How to Resolve Difficult Issues with your Partner
Aug 03, 2018 10:00AM
We’ve all been there: You’re enjoying a wonderful day with your significant other, and just when you think things couldn’t possibly get any better, an issue arises. The butterflies and rainbows turn sour, and you are faced with taking one of two paths: to argue or not to argue. It’s inevitable. Couples argue from time to time, which is a healthy behavior as long as both parties meet a productive conclusion. In the moment, it may seem more productive to ignore issues for the sake of not arguing, but rest assured those difficult conversations are worth it. Avoiding the issues altogether can be all the more troublesome to long-term relationships as the uncomfortable feelings may turn to anger, and even resentment, over time.
Use “I” Statements
Hearing the word “you” can often put people on the defensive as it can often come off as an attack. Once your partner feels attacked, it’s unlikely they will hear the actual words and even the message you are trying to communicate. If you say, “I am feeling as though I am not being heard,” as opposed to, “You never pay attention to me,” you will be more likely to have a productive conversation. Your partner will think about how you are feeling and abstractly consider how they may be able to help you.
Keep it Positive
When raising an issue from a positive place, your partner will be more likely to respond positively toward it. Instead of saying “Do NOT put the baby down like that,” try, “I would love for you to try putting the baby down like this.” The positive suggestion can avoid a heated confrontation that may end up in calamity.
Make an Appointment
Some people will go on the defensive if they are surprised with an issue their partner has had time to consider. Instead of raising an issue out of the blue, tell your partner that you would like to discuss something that has been bothering you; for it to be as productive as possible, you would like to present the issue today, and perhaps have the discussion tomorrow. Your partner won’t feel ambushed and will be more likely to hear your concern and seek a positive solution.
Teamwork Makes the Dreamwork
Attacking the problem with a team approach will strengthen your relationship. Discuss any previous attempts that were made to solve a problem and examine why they were unsuccessful. Use this time to agree upon possible solutions; as a team, you can choose to implement one of the solutions and give it an honest try for at least a month. If the things don’t improve, go back to your list of possible resolutions for another option.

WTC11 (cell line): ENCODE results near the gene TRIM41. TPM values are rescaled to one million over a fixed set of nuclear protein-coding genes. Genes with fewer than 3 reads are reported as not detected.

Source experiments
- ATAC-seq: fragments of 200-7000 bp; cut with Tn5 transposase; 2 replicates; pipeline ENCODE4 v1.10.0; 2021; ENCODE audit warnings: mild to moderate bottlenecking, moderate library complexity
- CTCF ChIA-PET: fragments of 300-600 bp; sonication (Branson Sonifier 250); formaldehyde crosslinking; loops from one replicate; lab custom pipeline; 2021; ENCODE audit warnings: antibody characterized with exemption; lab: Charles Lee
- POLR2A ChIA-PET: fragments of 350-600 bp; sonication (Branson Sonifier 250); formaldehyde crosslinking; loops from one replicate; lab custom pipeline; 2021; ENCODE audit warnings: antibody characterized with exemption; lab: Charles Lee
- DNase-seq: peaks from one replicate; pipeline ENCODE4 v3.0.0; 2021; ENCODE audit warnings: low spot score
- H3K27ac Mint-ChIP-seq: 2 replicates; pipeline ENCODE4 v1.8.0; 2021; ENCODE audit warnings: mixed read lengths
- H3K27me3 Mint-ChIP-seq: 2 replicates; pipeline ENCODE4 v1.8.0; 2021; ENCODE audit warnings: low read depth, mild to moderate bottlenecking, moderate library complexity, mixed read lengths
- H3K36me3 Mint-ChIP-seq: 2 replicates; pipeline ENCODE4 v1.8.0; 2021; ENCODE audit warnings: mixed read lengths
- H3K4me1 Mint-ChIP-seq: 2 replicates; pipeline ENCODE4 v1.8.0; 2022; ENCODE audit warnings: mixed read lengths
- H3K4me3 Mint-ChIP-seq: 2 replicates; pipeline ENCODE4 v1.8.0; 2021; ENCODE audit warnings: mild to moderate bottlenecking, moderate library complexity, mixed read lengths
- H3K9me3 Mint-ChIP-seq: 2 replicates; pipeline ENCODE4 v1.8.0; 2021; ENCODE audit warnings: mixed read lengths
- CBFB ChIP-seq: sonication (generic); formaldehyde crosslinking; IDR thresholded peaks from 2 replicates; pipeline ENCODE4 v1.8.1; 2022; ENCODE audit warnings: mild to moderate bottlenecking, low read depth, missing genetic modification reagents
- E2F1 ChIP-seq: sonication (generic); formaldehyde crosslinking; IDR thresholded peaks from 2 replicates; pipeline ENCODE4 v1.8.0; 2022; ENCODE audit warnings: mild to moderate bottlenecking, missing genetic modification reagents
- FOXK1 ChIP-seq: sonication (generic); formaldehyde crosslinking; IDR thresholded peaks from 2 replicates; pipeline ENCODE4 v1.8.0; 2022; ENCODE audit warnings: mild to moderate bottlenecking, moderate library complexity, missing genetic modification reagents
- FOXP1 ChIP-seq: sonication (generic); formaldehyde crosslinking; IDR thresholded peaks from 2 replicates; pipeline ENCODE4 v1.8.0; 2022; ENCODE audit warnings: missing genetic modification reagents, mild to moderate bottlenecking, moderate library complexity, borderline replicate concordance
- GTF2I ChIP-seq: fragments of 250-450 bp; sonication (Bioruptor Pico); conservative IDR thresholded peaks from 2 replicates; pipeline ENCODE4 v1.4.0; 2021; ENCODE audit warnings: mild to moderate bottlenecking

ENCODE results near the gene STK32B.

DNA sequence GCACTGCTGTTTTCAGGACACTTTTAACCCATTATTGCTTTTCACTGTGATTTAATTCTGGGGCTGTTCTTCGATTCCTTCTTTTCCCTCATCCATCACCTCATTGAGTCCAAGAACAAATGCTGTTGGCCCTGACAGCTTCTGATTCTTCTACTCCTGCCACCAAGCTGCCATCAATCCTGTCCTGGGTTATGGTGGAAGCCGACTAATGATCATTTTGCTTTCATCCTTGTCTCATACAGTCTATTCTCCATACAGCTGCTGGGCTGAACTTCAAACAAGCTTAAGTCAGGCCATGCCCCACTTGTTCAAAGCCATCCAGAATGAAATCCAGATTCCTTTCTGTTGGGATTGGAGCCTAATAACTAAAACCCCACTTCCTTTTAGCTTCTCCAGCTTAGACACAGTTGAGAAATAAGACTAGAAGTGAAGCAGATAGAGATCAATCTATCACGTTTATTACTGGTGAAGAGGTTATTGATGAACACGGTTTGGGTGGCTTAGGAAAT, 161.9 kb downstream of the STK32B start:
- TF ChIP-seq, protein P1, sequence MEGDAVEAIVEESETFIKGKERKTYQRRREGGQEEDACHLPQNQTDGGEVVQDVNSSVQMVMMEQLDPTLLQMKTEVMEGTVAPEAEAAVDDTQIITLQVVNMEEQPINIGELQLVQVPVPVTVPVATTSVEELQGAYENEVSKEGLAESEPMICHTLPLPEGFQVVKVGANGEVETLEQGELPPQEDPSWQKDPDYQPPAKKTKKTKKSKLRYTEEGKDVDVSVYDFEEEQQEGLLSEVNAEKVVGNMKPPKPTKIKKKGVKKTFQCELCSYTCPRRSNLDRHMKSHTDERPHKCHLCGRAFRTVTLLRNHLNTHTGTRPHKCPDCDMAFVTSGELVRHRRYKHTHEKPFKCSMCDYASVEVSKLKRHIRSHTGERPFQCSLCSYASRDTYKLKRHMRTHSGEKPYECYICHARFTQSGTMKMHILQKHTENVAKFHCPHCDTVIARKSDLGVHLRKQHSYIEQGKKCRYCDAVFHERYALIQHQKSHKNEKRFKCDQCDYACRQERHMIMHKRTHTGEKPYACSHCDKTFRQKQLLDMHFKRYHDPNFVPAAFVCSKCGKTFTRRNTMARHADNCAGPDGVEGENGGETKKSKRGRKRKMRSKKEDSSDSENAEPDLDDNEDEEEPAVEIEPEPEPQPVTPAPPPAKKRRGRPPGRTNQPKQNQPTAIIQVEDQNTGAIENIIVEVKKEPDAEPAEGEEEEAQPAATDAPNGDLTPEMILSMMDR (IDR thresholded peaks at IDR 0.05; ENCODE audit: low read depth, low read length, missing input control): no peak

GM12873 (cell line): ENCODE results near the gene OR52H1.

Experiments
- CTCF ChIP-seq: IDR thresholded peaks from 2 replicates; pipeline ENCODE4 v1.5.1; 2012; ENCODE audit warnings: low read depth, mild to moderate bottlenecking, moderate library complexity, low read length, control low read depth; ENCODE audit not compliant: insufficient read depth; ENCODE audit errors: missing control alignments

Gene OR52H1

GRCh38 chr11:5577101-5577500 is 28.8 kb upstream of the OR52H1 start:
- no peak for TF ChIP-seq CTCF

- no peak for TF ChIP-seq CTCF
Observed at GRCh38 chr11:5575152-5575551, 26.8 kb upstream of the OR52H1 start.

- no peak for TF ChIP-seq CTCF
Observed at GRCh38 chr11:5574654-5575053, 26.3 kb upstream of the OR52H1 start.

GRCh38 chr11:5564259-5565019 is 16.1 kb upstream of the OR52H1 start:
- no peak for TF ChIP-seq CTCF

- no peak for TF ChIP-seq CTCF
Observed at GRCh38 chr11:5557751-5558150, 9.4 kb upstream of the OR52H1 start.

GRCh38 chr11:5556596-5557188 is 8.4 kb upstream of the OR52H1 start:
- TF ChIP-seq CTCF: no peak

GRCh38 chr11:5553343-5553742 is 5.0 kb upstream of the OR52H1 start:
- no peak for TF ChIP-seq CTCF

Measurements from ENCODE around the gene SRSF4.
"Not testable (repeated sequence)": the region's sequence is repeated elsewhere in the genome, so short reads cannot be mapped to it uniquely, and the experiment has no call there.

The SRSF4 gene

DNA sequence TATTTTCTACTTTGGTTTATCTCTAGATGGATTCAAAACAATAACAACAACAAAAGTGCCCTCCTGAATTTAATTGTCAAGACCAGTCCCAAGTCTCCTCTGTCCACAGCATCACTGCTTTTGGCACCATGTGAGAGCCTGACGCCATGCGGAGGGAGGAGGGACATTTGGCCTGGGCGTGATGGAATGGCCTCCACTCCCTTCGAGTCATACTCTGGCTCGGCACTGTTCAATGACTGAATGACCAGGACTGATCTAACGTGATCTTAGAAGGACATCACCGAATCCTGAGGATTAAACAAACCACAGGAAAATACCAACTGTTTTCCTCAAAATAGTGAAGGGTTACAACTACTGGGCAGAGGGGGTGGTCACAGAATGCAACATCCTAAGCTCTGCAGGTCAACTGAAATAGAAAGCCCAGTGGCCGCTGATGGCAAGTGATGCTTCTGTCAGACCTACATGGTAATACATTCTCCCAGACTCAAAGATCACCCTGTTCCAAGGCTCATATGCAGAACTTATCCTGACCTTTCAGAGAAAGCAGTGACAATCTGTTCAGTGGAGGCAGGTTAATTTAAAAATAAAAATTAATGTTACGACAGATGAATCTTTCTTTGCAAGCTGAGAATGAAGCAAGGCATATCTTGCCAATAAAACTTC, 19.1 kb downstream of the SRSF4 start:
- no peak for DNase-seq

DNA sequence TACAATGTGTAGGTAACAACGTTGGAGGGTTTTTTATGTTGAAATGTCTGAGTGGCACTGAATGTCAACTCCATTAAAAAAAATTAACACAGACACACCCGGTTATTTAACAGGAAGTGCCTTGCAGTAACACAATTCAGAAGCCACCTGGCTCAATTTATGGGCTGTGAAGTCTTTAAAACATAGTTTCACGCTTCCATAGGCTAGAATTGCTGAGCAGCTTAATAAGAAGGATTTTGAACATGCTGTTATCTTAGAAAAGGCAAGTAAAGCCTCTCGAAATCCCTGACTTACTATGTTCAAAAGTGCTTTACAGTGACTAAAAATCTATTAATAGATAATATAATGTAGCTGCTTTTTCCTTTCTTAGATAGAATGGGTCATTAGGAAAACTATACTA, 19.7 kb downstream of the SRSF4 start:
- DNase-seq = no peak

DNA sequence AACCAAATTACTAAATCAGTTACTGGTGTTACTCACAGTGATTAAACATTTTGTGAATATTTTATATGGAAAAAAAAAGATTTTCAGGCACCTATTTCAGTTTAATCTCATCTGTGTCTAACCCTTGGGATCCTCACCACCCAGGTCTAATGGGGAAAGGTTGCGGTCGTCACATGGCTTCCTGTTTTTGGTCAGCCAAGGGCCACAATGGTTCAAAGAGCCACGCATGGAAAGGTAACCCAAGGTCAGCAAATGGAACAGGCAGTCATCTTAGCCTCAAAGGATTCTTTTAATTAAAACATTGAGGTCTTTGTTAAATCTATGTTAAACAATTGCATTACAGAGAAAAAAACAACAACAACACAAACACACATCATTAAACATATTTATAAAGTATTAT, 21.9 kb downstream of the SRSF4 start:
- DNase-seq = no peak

Look for Non-Verbal Cues
There may be times when you pick up on the fact that your partner is saying one thing while meaning another. Perhaps you are tipped off by a look in their eyes or telltale body language. Regardless of your partner’s signal, don’t ignore them. Gently touch your partner on the arm so as to gain their attention and let them know you are concerned that they are not entirely happy with what is being discussed and that you would love to hear what they might be feeling in that moment.
Feelings Can’t Be Wrong
Bear in mind that these difficult conversations will bring up some hard emotions, and that is OK. Everyone is entitled to their feelings, even if you don’t agree with them. Even though you are in a partnership, you will likely have different feelings about various issues. A healthy relationship is marked by the way a couple resolves these varying emotions.
Remember, you love your partner, and the goal of raising difficult issues is to reach a solution that will work for both of you. Stay on topic and keep any and all hurtful words out of the conversation. If the discussion becomes too heated, take a break! It’s perfectly alright to sleep on an issue and revisit it at a later date.
Kerry Hart, LLMFT is a couple and family therapist in private practice. For more information visit kerryhartcounseling.com